Nowels pled guilty to hit and run. He later sought plea withdrawal because during his colloquy the trial court failed to state 2 of the crime elements that the State would be required to prove at trial. The trial court agreed with him on this point, so for the plea withdrawal hearing the burden shifted to the State to prove that Nowles knew and understood those elements when he pled.
Nowles and his trial counsel testified at the plea withdrawal hearing. Trial counsel did not have independent knowledge of what the two discussed, but she did have notes indicating, among other things, that she went through the applicable jury instructions before he pled. Nowles testified that he didn’t recall seeing the elements sheet attached to the plea questionnaire or going over them with trial counsel. The trial court found counsel more credible, and the court of appeals affirmed:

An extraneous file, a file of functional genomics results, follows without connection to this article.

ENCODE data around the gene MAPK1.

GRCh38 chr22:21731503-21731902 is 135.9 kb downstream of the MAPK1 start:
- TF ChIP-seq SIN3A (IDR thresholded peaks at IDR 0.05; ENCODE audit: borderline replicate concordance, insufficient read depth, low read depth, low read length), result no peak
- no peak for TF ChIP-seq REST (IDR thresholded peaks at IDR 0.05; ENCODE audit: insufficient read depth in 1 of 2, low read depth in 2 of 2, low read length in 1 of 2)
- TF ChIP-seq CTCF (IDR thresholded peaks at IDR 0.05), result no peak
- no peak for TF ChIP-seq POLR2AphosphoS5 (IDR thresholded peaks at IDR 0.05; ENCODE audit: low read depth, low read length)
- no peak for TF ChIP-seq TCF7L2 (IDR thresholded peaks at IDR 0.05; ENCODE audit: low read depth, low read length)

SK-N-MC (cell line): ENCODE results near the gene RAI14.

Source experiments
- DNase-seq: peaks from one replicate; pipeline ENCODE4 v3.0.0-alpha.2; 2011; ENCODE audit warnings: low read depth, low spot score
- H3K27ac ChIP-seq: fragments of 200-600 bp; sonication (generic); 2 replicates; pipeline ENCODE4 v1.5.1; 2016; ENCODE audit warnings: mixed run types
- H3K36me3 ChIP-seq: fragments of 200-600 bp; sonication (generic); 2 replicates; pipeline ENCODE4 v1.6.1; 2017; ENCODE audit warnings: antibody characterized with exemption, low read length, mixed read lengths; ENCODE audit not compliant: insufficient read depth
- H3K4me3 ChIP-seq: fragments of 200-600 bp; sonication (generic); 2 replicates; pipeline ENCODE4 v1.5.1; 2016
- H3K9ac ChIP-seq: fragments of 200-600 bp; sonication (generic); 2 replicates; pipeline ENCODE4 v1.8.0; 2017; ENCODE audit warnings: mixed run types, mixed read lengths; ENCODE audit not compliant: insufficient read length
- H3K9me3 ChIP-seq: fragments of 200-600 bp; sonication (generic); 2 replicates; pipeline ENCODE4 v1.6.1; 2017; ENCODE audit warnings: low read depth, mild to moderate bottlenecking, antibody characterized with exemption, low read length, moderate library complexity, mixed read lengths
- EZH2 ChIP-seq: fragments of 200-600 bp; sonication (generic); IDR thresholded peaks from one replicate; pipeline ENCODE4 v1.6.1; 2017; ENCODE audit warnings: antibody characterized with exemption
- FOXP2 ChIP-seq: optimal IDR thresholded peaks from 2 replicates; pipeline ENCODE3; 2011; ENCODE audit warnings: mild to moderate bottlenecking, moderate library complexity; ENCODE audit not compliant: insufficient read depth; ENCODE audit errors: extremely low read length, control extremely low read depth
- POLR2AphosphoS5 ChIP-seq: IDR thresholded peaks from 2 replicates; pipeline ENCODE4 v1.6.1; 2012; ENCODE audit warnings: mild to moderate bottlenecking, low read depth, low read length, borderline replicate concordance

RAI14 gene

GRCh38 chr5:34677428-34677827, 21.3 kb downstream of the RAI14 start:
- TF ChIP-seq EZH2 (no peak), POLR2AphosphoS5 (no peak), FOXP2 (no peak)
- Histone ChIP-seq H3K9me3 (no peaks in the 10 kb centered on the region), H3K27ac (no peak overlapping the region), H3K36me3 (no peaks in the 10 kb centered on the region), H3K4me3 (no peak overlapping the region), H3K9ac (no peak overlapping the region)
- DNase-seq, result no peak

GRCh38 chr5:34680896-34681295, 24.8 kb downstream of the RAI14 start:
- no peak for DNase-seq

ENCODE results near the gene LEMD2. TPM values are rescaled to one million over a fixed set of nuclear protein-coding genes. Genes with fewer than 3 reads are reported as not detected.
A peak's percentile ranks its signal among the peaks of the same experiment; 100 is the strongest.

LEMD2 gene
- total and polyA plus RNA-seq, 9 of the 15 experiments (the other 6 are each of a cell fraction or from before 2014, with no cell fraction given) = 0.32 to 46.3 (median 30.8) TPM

¶20 We affirm findings of fact if “evidence would permit a reasonable person to make the same finding.” See [Reusch v. Roob, 2000 WI App 76, ¶8, 234 Wis. 2d 270, 610 N.W.2d 168.] The trial court found that trial counsel did discuss the elements of the hit and run charge with Nowels. The evidence on which this was based was trial counsel’s testimony about the documents she provided to Nowels that included a list of the elements of that charge, her testimony about the number of times she met with him, her testimony about her standard practice for preparing defendants for plea hearings over a twenty-three-year practice as a criminal defense attorney, and her testimony about the handwritten markings and underlining on the copy of the jury instructions that she reviewed with Nowels. Nowels argues that trial counsel’s testimony was insufficient evidence to support the finding. However, trial counsel did testify, “I am positive that I went through the jury instructions with [Nowels] in February; I believe I also went through the jury instructions in January, but I have no documentation of that.” She testified that she had no reason to think she had deviated from her routine practice of having each client facing a plea agreement “acknowledge each element” and “articulate himself, with no prodding, no pulling from them what happened[.]” This constitutes evidence that would permit a reasonable person to make the finding that the trial court did in this case. The trial court’s findings are therefore not clearly erroneous.